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#SpodeDNA - Blue Italian

If you want to know how I got in to Spode, then look no further than the Blue Italian Pattern. If you know me then you know blue and white is my vibe, and to me this design screams classic and elegant, but I love that it works perfectly well in our cosy cottage setting. We use our Spode throughout the year and it takes pride of place on our dresser. It's a wonderful pop of blue amongst the grey and cream of our kitchen and it stands out for all the right reasons.

I love the fact that this gorgeous design has been around for hundreds of years and generations upon generations of people will have been brought up eating their dinners and sipping their tea from tableware adorned with this pattern. The History of Art graduate in me just loves to know that by owning my ever growing collection on Blue Italian, I'm somehow intertwining myself in to it's wonderful history. It's only too obvious how popular this design has been over the year when you step in to most antique shops, you are bound to stumble across a piece of Spode.

Spode was founded in 1770 by Josiah Spode I when he opened the factory in the heart of Stoke-on-Trent. Eight years later he opened his first shop in London after becoming a Freeman in the city and it wasn't long after that, in around 1780 Josiah Spode I developed England's first viable method for producing blue printed earthenware.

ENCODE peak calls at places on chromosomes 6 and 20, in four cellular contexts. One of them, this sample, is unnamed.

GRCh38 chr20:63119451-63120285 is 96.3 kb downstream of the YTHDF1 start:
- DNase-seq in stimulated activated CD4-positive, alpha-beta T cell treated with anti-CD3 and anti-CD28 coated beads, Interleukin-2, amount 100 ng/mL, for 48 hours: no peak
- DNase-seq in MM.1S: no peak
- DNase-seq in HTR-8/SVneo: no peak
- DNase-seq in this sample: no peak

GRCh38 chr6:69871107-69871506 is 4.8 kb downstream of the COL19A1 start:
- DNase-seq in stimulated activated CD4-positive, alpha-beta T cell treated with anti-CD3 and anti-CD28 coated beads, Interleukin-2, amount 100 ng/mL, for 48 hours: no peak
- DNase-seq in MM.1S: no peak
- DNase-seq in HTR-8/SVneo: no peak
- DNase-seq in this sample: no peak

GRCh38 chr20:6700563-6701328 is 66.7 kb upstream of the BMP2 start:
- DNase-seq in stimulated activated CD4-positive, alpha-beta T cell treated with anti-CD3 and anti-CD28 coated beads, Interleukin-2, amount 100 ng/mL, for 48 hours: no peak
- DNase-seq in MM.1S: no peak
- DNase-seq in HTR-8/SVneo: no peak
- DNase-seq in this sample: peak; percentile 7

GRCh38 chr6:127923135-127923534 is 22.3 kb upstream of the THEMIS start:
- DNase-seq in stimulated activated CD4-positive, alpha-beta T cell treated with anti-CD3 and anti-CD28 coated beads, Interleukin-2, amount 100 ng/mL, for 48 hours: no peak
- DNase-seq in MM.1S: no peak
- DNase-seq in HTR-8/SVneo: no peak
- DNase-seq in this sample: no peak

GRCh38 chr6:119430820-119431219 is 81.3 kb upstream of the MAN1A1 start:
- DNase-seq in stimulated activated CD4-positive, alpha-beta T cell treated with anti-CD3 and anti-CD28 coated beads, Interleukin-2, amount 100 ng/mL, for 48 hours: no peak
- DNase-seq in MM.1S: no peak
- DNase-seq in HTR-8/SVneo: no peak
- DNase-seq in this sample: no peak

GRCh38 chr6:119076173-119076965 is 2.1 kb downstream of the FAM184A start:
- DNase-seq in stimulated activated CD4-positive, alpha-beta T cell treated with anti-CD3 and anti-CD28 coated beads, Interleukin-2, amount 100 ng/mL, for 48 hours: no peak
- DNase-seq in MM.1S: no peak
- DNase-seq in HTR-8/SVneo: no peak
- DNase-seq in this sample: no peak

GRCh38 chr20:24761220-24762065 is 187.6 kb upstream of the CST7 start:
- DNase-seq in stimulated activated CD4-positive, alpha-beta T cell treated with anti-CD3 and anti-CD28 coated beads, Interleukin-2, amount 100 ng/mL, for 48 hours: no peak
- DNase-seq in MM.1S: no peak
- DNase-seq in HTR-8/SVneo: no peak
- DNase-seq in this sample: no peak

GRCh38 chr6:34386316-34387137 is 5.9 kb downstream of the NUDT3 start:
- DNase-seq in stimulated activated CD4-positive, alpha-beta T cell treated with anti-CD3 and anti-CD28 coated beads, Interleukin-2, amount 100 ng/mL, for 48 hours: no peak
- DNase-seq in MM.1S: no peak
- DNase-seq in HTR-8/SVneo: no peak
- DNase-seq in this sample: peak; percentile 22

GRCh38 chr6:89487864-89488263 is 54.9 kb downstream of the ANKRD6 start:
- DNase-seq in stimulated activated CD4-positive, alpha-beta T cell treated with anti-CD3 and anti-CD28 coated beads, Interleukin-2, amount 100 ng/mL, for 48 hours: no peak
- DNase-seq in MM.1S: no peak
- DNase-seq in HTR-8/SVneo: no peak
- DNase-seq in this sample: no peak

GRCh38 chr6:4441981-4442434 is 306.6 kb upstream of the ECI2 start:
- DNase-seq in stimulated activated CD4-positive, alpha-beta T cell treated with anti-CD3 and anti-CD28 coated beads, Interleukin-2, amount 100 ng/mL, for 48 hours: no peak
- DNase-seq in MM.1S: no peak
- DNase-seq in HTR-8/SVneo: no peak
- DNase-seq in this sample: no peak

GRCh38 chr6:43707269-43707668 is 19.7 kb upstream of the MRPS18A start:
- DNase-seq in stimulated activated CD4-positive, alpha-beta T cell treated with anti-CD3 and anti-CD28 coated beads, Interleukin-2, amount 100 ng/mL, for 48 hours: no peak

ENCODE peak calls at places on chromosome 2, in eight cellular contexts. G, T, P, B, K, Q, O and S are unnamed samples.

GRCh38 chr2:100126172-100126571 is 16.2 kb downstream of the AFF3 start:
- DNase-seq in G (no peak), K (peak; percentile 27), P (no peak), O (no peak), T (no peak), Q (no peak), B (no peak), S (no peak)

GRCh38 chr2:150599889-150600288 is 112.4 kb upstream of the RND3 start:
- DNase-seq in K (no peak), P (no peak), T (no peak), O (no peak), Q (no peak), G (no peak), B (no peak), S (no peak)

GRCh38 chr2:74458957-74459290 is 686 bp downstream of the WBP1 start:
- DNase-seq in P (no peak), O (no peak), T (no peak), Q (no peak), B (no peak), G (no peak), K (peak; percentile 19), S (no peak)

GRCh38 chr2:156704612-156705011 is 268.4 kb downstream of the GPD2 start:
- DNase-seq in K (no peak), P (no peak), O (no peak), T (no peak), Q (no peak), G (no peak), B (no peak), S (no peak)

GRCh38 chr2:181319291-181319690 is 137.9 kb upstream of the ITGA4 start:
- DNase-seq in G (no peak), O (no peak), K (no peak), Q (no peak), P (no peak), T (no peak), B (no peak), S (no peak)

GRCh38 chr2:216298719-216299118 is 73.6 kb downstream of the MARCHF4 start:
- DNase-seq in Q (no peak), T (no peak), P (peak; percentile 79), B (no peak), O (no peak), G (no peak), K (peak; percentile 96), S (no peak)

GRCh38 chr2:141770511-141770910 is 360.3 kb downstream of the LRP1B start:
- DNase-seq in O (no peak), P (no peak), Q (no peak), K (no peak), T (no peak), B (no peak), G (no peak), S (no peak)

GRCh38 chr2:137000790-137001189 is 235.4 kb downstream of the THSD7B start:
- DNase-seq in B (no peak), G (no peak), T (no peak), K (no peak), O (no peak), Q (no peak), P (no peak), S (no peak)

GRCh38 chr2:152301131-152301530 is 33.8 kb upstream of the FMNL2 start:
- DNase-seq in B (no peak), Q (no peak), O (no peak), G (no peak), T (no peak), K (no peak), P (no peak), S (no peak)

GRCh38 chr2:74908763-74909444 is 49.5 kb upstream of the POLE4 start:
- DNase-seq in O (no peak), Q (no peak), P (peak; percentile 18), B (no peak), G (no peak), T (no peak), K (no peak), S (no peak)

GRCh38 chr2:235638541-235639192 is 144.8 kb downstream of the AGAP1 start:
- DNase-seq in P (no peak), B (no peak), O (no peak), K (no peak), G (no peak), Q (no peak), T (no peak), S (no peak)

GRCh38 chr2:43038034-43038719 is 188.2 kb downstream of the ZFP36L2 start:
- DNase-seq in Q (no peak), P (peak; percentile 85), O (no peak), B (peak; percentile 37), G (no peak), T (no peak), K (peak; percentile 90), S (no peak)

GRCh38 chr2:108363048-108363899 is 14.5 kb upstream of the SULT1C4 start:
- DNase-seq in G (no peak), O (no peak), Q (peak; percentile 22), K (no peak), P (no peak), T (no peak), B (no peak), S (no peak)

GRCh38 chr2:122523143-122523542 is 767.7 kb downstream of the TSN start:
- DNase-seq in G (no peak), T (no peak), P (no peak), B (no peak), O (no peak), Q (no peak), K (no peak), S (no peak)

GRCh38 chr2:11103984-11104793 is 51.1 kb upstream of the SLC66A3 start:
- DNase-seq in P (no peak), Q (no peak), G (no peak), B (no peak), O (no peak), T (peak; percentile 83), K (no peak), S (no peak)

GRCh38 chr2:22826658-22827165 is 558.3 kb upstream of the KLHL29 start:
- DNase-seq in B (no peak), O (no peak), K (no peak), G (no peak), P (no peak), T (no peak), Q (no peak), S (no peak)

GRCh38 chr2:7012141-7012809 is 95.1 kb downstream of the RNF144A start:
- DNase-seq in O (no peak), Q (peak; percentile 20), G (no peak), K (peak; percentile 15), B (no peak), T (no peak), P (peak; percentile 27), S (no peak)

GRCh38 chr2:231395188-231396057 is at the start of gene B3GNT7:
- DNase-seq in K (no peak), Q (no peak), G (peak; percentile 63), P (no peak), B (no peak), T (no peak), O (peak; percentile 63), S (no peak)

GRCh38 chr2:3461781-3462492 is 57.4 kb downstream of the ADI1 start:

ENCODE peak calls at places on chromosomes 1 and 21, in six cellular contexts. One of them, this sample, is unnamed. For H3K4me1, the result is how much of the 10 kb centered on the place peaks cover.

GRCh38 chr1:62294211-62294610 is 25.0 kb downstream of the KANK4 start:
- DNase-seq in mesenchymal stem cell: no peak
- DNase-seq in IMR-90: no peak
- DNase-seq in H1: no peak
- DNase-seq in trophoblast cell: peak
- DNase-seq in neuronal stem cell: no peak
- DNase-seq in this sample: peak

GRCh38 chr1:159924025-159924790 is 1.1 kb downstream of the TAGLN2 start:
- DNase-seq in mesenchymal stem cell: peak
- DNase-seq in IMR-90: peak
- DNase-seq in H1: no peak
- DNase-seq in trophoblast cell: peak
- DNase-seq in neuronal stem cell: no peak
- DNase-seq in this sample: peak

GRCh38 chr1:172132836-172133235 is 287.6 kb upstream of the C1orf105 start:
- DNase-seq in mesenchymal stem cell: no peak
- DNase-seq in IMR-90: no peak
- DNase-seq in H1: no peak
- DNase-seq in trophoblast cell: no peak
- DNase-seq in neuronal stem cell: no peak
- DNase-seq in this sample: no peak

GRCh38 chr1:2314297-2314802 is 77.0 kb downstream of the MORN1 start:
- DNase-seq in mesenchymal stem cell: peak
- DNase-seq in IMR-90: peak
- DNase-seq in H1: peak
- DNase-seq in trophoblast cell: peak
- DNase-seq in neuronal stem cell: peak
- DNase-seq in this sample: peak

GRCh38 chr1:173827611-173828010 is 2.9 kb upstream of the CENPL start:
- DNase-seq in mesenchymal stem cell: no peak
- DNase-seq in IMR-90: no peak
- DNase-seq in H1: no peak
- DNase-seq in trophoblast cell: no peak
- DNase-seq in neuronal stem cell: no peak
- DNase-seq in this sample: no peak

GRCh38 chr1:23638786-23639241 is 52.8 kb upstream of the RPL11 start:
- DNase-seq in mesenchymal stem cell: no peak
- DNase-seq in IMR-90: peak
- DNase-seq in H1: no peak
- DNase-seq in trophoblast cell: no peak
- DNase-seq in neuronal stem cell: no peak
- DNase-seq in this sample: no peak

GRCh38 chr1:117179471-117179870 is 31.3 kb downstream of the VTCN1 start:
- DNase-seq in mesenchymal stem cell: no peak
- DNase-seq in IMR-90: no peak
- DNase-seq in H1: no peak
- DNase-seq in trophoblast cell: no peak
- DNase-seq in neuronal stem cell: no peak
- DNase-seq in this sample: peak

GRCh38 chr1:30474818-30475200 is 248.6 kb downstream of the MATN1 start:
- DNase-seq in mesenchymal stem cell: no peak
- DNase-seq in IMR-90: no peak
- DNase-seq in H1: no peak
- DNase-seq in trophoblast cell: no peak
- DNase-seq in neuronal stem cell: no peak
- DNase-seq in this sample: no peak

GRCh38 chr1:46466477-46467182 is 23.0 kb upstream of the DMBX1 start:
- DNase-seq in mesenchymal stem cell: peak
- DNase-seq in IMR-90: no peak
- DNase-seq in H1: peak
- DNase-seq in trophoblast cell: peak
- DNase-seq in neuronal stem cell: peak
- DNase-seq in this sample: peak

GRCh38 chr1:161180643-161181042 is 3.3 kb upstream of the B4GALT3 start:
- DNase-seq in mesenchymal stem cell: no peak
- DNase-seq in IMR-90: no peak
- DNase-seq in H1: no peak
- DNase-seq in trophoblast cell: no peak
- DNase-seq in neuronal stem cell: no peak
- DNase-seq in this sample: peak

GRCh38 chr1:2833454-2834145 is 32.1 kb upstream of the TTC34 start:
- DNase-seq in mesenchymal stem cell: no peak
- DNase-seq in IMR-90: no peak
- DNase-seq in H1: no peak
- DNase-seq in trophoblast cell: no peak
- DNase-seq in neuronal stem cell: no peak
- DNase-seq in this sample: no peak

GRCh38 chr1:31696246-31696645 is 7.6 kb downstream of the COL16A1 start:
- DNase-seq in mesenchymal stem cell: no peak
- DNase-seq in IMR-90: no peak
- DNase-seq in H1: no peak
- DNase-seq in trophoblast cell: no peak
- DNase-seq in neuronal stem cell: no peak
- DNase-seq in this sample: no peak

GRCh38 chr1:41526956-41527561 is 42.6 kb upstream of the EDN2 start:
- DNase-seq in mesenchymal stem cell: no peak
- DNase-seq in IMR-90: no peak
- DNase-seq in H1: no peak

Created in 1816, the Blue Italian Pattern is now over 200 years old, yet it still manages to fit in to both traditional and contemporary settings. It comprises of a wonderfully floral chinoiserie boarder, which surrounds the beautiful Italian country scene.

I remember as a child being totally mesmerised by this pattern. I'd try to imagine the story behind the scene and the whole plate would just come to life. I think that's probably why I started my collection several years ago, I have such strong memories of beautiful tableware and that's something I want to be able to pass on to all of those who visit and stay for tea!

Over the years there's been so many variations of this pattern. The famous blue, the deep cranberry and later this week I'll be popping in to Fortnum & Mason for a few bits and bobs and plan on making a trip to see the limited edition Green Italian Pattern. It's wonderfully festive, absolutely perfect for this time of year!

I'd love to know if you have any lovely memories of Spode from your childhood.

Have a wonderful Wednesday!



1 Comment

Dec 03, 2019

Your passion for Art History shines through in this post, I love it! Beautiful pictures too 🥰 My grandma had spode teacups and saucers, and used to cook with lovely, heavy, old le creuset pots and pans - it's funny how certain brands can connect you with people ans places x

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